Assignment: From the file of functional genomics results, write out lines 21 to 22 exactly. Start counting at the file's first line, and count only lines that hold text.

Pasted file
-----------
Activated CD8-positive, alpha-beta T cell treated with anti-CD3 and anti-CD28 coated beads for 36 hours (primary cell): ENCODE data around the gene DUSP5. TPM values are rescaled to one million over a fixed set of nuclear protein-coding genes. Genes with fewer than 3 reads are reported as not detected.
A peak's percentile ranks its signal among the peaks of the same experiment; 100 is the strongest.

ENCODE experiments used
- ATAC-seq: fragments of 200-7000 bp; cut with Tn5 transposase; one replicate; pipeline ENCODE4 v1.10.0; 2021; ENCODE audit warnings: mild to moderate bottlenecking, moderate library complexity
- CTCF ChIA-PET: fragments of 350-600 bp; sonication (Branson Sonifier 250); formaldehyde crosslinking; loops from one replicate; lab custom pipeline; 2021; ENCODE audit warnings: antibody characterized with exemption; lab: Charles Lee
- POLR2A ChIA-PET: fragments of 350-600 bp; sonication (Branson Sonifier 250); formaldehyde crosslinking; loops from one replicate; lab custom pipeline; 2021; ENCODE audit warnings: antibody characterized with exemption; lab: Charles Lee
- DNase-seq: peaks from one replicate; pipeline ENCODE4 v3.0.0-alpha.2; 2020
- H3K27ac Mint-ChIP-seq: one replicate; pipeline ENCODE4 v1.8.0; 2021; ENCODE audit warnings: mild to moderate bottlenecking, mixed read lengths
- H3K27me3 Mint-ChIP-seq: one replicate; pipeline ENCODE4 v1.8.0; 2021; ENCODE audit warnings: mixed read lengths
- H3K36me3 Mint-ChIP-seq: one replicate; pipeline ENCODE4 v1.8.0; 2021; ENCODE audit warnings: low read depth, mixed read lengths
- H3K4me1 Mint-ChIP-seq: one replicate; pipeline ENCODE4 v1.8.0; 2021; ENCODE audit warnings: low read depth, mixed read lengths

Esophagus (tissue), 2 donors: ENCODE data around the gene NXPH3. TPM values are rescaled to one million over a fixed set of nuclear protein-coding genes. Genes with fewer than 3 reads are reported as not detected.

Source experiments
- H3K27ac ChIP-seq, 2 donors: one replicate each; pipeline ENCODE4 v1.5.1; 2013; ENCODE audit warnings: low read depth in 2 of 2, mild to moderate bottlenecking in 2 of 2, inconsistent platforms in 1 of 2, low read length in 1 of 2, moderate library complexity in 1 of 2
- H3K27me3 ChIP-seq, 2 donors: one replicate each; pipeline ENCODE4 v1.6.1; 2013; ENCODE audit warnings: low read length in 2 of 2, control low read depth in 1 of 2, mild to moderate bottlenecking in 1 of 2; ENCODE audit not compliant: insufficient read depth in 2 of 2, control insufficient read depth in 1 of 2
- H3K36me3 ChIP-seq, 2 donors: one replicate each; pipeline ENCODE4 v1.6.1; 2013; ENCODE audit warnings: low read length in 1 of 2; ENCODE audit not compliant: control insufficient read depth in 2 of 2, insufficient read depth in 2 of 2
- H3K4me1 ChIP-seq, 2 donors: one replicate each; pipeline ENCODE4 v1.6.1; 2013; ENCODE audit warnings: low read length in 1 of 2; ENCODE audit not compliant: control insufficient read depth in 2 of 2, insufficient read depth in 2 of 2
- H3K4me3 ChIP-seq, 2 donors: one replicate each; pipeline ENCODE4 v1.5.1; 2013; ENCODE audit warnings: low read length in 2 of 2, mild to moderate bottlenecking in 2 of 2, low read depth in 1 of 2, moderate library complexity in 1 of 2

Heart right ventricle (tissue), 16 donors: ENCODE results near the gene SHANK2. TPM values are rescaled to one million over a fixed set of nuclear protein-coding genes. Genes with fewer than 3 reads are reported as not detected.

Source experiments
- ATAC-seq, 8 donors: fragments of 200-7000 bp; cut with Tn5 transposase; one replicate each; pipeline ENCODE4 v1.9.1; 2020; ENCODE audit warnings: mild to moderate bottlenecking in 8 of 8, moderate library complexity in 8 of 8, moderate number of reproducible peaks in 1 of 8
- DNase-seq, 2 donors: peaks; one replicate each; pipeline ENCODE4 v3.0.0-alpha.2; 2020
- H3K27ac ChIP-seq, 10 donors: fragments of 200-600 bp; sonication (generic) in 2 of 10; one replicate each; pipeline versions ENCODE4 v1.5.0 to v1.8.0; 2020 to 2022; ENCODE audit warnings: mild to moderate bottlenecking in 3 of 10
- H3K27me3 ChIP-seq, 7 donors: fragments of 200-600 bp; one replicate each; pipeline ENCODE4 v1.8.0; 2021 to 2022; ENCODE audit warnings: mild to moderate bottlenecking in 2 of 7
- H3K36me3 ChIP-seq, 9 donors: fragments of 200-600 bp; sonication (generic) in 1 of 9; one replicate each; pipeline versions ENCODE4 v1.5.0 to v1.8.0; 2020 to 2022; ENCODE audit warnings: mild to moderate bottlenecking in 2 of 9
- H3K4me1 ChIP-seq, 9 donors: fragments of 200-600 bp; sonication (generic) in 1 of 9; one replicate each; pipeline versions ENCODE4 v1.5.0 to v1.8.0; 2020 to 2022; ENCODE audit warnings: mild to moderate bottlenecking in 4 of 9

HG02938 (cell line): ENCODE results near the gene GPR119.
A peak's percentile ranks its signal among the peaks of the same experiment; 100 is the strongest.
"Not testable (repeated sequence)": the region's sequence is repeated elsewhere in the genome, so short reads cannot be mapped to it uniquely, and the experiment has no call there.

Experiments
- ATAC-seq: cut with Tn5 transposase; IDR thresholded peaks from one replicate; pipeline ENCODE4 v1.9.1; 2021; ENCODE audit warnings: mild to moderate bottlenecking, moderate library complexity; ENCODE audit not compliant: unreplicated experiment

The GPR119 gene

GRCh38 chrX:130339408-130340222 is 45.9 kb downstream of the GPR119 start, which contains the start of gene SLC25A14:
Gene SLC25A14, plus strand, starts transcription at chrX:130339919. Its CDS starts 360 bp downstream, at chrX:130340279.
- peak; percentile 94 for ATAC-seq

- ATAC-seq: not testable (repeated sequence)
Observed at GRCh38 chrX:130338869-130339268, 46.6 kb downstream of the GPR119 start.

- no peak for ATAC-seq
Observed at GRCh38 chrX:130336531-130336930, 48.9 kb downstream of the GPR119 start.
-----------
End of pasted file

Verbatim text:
- ATAC-seq, 8 donors: fragments of 200-7000 bp; cut with Tn5 transposase; one replicate each; pipeline ENCODE4 v1.9.1; 2020; ENCODE audit warnings: mild to moderate bottlenecking in 8 of 8, moderate library complexity in 8 of 8, moderate number of reproducible peaks in 1 of 8
- DNase-seq, 2 donors: peaks; one replicate each; pipeline ENCODE4 v3.0.0-alpha.2; 2020